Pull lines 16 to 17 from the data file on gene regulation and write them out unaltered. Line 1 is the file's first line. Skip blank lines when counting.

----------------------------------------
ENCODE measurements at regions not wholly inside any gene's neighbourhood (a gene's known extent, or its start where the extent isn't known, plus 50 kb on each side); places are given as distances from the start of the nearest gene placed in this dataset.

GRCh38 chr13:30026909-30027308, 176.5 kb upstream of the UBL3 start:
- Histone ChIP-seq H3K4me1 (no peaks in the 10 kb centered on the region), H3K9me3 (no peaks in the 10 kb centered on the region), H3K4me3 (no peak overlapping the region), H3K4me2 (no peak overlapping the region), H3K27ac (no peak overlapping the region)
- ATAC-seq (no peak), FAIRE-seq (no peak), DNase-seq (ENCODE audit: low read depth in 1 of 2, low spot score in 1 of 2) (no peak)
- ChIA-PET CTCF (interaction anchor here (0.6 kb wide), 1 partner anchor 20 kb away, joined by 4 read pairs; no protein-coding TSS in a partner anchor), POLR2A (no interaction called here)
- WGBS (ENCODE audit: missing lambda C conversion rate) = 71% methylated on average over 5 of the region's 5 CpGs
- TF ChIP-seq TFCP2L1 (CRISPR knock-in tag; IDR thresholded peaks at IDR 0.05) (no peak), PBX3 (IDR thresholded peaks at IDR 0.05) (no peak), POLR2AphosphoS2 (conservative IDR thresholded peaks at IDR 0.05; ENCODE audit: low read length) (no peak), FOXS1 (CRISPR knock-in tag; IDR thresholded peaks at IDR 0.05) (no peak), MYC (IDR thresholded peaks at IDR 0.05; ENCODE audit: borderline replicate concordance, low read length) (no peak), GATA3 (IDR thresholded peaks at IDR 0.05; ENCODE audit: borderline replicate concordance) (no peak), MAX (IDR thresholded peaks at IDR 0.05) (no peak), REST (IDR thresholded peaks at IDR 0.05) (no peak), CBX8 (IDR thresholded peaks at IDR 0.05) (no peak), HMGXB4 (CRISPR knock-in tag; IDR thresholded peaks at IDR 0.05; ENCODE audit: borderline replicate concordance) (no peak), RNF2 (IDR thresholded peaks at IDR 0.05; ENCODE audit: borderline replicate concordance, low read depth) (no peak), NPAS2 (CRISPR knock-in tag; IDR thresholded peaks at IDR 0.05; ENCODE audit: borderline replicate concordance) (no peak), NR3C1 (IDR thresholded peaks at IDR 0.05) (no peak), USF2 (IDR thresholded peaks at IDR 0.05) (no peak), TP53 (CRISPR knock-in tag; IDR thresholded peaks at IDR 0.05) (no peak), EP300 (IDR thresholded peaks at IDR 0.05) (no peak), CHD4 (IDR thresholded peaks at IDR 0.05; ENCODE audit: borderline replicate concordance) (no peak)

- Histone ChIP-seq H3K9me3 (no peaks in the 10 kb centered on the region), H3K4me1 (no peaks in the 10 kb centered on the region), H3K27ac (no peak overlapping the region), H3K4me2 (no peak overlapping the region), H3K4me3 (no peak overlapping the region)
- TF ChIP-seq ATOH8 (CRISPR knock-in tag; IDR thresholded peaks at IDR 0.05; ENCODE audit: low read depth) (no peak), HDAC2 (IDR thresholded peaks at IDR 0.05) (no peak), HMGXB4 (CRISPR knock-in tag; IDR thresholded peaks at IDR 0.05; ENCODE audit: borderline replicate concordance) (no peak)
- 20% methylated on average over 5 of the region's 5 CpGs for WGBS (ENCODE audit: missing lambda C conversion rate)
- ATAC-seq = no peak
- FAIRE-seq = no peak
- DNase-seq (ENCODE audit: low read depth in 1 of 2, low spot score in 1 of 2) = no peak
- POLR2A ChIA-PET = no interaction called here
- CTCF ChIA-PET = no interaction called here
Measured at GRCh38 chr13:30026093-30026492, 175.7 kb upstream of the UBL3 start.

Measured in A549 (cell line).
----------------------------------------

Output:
Measured at GRCh38 chr13:30026093-30026492, 175.7 kb upstream of the UBL3 start.

Measured in A549 (cell line).